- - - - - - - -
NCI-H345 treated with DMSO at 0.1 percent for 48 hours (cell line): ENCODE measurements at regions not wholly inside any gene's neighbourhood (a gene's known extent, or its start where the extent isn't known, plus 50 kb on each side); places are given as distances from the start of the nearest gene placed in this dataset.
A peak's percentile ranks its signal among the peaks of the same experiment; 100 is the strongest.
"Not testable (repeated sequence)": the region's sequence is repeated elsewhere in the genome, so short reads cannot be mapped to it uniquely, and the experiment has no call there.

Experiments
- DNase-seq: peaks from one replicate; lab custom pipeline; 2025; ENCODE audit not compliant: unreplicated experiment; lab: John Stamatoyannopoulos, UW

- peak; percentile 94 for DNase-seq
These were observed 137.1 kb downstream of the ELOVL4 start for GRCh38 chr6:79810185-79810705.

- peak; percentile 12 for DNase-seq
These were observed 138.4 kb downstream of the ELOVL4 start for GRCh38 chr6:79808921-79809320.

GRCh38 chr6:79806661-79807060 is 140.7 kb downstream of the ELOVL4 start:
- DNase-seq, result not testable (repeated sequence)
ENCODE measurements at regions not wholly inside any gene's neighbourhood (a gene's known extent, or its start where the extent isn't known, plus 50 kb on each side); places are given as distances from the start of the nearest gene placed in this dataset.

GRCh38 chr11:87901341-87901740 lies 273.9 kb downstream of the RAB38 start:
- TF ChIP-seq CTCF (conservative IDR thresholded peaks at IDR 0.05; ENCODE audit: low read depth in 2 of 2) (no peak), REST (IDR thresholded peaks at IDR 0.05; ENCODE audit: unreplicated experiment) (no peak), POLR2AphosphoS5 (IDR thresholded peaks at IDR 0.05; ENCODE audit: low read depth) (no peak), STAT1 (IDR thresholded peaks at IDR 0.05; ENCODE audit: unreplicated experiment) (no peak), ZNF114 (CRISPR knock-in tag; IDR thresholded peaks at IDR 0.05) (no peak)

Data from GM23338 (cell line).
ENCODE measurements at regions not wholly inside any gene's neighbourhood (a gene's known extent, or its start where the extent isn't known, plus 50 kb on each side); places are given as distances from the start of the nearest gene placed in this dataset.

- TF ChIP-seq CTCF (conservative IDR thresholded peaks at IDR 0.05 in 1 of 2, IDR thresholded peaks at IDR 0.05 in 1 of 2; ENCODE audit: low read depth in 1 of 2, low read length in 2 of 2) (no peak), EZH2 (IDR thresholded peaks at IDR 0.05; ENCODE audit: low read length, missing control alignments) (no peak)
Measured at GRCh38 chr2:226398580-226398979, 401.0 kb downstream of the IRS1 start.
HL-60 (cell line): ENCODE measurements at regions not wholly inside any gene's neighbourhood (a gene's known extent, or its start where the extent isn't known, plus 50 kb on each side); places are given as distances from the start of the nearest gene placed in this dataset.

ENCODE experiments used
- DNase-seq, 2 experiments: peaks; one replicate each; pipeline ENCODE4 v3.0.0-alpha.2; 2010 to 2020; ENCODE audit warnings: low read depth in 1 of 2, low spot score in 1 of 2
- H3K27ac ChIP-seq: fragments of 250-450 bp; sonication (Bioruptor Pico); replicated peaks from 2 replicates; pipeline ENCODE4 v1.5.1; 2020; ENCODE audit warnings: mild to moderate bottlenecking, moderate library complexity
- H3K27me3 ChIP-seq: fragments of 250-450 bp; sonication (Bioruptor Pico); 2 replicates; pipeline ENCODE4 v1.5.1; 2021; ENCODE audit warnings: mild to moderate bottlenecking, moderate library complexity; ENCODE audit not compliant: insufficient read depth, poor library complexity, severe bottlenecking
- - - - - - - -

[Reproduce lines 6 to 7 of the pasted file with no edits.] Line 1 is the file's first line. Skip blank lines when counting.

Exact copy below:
- peak; percentile 94 for DNase-seq
These were observed 137.1 kb downstream of the ELOVL4 start for GRCh38 chr6:79810185-79810705.